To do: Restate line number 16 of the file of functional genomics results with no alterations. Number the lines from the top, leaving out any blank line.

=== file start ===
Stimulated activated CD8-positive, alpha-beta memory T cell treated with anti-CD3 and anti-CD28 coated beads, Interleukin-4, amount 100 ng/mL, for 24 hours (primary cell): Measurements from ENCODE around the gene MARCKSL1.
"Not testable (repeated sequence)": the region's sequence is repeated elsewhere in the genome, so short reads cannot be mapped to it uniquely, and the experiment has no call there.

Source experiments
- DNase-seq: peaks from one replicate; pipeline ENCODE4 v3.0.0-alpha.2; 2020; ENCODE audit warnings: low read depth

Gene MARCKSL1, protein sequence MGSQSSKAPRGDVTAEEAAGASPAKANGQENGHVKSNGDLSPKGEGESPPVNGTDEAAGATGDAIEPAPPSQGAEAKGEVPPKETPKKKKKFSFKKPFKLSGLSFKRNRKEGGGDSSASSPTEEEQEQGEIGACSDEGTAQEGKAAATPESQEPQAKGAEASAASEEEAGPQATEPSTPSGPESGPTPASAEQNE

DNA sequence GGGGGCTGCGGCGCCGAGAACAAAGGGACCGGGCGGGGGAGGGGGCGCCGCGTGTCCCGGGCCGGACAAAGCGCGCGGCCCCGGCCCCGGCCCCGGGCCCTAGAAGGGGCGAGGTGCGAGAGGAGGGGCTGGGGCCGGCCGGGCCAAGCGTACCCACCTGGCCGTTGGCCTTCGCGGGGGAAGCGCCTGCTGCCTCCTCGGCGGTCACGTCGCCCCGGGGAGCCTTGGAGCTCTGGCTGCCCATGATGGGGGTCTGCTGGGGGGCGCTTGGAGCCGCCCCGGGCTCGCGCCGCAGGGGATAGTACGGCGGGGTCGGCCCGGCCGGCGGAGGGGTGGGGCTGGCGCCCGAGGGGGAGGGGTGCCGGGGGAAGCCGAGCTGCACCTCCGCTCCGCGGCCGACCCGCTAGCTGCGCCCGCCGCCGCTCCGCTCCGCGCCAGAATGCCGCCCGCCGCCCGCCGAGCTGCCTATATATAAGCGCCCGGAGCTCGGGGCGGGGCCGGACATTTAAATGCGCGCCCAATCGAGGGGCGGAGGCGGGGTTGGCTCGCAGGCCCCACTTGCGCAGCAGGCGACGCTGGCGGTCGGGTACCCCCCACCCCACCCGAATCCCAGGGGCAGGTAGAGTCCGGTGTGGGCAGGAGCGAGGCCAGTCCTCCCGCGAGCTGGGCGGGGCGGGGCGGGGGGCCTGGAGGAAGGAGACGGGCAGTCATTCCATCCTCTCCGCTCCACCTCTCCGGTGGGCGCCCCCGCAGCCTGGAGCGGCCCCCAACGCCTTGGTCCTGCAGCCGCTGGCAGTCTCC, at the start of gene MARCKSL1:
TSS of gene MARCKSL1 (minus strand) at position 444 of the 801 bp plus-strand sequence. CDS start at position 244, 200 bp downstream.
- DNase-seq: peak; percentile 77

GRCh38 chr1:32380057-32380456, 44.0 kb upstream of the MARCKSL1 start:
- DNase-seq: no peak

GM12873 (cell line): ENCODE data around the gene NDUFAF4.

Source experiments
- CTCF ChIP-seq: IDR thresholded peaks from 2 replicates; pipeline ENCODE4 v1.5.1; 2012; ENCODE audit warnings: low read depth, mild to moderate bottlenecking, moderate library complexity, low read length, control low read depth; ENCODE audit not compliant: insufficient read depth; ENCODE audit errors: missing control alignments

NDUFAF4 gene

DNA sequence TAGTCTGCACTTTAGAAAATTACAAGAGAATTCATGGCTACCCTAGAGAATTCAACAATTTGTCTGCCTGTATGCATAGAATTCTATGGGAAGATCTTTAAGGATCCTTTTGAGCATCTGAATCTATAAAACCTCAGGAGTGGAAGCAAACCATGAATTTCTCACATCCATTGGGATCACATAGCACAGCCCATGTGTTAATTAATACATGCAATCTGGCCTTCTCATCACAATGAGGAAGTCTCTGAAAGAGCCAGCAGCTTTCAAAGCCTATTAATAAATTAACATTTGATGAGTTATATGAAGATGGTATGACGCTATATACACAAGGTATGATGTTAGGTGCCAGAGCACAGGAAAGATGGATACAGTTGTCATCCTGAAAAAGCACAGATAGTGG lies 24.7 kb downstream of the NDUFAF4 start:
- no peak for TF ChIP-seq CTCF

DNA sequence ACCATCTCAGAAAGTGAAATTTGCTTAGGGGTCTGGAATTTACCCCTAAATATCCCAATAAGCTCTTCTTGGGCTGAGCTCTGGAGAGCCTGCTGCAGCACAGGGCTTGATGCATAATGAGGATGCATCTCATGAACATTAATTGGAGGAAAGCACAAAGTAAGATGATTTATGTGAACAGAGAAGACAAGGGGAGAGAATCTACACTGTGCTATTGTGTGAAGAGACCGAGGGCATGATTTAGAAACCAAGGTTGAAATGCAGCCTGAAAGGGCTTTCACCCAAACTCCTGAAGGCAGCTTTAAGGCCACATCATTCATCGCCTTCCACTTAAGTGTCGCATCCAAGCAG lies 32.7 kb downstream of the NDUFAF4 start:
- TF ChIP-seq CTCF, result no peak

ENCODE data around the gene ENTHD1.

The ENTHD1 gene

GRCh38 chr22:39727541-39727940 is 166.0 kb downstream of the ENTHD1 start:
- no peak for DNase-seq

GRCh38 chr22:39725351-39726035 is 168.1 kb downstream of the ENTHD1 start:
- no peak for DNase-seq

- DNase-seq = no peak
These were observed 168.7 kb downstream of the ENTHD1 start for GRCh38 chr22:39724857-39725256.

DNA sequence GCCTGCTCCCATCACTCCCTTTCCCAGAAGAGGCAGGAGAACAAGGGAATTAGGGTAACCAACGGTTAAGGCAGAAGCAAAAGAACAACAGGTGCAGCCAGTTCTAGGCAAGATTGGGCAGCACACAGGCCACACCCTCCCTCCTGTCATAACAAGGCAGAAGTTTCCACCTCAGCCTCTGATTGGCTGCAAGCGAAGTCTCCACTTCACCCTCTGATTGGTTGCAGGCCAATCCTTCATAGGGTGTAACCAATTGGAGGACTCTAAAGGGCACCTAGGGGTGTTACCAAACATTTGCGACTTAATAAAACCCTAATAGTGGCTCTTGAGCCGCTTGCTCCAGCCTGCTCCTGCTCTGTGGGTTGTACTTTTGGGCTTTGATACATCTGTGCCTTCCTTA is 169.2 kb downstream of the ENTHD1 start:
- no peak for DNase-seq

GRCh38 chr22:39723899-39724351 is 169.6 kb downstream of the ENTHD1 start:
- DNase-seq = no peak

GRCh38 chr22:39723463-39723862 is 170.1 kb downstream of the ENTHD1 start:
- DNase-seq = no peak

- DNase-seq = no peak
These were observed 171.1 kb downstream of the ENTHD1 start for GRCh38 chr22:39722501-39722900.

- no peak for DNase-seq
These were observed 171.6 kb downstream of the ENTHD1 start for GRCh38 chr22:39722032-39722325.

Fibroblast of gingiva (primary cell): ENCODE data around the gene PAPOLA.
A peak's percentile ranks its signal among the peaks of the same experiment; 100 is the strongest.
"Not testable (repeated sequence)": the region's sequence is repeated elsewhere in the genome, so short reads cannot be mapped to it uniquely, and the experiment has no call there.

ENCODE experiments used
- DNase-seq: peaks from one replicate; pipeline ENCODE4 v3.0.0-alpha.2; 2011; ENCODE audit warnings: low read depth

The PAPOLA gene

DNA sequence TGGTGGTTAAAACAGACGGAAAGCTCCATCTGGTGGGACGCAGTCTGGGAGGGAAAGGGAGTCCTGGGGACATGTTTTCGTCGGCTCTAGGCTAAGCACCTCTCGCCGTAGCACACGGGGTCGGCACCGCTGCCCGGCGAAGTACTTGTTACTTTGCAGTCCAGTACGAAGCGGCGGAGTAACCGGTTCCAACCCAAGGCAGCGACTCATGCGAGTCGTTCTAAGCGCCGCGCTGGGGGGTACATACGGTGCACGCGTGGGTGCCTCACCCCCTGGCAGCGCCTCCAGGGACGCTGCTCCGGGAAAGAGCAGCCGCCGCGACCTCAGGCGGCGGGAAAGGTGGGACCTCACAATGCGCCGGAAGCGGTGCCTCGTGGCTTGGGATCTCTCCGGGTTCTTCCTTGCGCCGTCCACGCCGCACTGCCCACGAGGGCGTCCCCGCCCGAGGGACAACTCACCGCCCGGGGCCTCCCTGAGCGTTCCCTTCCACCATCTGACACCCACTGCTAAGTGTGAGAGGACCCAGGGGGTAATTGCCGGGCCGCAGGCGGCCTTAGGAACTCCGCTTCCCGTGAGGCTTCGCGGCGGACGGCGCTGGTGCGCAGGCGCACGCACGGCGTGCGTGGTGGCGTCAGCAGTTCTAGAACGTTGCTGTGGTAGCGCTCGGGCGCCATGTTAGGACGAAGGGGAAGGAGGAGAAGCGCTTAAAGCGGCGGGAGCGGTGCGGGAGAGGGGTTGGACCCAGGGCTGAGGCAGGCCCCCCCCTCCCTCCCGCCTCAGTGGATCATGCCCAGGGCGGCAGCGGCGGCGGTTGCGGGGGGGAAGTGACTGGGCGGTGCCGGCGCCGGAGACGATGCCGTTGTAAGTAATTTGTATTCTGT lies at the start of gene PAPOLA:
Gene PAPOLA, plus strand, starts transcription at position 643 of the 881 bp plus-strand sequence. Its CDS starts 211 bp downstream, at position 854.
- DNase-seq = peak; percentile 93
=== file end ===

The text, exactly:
- no peak for TF ChIP-seq CTCF